US8195493Feb 2, 2010Jun 5, 2012Netsuite, Inc.Concise communication of real-time business information in an enterprise network
US8195633Jul 9, 2008Jun 5, 2012International Business Machines CorporationEnabling interactive integration of network-accessible applications in a content aggregation framework
US8214239Aug 30, 2010Jul 3, 2012Netsuite, Inc.Concise communication of real-time business information in an enterprise network
US8214747Nov 21, 2008Jul 3, 2012Adobe Systems IncorporatedRole based state and dynamic feature enablement for collaborative and non-collaborative workspaces and imbeded applications
US8307277 *Sep 10, 2010Nov 6, 2012Facebook, Inc.Efficient event delegation in browser scripts
US8312170 *Oct 1, 2003Nov 13, 2012International Business Machines CorporationMethod and apparatus for managing a collection of portlets in a portal server
US8327257Feb 2, 2010Dec 4, 2012NetSuite Inc.Facilitating data manipulation in a browser-based user interface of an enterprise business application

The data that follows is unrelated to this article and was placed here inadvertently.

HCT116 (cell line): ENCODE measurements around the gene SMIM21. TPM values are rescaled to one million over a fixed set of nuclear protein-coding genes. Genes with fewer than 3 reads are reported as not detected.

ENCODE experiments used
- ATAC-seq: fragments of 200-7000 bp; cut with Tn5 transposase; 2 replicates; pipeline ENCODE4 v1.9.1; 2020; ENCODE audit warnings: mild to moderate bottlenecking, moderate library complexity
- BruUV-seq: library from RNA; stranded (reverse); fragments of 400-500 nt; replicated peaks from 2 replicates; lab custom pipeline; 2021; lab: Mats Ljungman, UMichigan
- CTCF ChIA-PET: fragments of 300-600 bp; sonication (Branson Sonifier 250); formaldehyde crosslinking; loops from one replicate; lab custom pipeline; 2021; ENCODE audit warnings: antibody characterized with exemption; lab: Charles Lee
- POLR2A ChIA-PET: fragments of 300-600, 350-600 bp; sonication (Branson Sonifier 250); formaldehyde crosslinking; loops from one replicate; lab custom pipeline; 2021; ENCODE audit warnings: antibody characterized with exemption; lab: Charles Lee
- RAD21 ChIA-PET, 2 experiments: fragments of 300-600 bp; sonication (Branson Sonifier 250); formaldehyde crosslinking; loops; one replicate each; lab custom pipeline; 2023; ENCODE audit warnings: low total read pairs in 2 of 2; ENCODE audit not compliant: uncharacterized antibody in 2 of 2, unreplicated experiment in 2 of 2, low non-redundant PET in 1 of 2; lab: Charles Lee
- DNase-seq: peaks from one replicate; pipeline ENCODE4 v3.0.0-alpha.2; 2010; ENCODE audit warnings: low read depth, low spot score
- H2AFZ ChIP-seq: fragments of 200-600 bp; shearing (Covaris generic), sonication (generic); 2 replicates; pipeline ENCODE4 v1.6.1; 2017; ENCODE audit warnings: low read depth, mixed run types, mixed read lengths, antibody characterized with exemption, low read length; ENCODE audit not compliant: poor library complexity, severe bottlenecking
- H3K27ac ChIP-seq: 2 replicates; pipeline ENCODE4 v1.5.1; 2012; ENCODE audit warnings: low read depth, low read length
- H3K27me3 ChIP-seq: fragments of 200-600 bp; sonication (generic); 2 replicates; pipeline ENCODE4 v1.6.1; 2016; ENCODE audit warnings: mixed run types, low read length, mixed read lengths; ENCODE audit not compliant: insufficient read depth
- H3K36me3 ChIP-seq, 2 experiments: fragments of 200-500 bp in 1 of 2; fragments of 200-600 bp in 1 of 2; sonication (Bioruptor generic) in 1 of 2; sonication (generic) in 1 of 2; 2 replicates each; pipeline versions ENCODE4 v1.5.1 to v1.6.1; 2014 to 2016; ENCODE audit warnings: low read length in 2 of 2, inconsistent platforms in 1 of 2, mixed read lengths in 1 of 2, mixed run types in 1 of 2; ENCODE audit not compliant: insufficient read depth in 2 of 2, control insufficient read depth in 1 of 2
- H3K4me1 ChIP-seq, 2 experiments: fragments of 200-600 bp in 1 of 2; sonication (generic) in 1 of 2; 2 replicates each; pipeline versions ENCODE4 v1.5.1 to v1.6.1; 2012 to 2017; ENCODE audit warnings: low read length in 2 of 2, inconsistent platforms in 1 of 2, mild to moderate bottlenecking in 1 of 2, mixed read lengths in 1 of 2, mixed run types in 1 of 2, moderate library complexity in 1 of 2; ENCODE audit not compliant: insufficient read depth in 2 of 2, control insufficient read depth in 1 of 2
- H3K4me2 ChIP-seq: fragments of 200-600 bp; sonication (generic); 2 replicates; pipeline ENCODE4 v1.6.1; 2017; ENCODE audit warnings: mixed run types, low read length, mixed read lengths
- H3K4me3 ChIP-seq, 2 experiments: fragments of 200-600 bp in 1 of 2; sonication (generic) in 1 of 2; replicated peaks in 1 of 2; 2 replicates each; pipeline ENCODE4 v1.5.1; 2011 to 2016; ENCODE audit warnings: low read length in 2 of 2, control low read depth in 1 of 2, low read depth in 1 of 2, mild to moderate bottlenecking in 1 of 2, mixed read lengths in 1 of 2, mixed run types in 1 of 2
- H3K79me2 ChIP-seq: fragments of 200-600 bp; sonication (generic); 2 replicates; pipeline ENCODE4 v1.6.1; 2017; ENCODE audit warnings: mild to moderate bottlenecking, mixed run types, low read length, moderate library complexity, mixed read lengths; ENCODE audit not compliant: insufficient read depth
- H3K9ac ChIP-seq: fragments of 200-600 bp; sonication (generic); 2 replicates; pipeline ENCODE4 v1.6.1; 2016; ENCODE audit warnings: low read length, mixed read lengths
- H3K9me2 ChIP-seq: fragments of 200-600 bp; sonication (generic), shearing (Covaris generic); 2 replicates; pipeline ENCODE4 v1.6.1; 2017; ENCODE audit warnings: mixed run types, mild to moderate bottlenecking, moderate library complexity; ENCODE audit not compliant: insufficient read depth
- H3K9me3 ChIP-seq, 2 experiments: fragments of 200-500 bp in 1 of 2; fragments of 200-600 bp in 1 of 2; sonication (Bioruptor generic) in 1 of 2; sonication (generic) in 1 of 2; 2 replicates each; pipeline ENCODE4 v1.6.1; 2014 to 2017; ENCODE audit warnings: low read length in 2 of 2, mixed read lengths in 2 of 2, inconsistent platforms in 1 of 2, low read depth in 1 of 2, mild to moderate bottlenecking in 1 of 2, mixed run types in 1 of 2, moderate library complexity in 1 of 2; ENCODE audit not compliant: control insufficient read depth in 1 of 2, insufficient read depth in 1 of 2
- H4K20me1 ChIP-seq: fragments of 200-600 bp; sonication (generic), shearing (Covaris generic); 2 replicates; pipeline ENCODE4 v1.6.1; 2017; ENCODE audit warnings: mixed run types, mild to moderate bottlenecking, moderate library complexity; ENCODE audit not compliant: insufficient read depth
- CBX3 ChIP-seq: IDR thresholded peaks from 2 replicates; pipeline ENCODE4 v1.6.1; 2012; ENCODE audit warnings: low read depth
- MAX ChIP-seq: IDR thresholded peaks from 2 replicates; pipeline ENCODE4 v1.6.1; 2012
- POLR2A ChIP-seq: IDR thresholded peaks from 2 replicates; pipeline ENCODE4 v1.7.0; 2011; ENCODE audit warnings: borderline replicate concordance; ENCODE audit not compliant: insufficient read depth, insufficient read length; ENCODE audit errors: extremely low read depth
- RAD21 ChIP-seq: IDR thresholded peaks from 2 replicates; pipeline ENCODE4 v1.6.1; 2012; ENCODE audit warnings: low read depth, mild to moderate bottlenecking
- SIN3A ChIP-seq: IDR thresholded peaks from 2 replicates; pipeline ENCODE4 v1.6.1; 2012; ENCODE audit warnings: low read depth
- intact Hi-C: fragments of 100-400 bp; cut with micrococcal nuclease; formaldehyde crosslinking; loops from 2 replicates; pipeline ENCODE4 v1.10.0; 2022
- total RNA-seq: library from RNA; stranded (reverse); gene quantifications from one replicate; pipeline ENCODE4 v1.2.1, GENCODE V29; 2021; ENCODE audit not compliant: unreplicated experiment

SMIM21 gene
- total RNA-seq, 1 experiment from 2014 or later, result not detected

US8423527Feb 4, 2012Apr 16, 2013International Business Machines CorporationEnabling interactive integration of network-accessible applications in a content aggregation framework
US8429540Nov 21, 2008Apr 23, 2013Adobe Systems IncorporatedEnd user created collaborative and non-collaborative workspace application container system and method
US8484346Jun 7, 2011Jul 9, 2013NetSuite Inc.Simultaneous maintenance of multiple versions of a web-based business information system
US8631324 *Jan 12, 2005Jan 14, 2014International Business Machines CorporationRunning content emitters natively on local operating system
US20120066583 *Sep 10, 2010Mar 15, 2012Evan PriestleyEfficient event delegation in browser scripts
Classifications
U.S. Classification715/234, 707/E17.032
International ClassificationH04L12/24, G06Q10/00, G09G5/00, G06F12/00, G06F17/30, G06F21/00, H04L29/08, G06F17/21, H04L29/06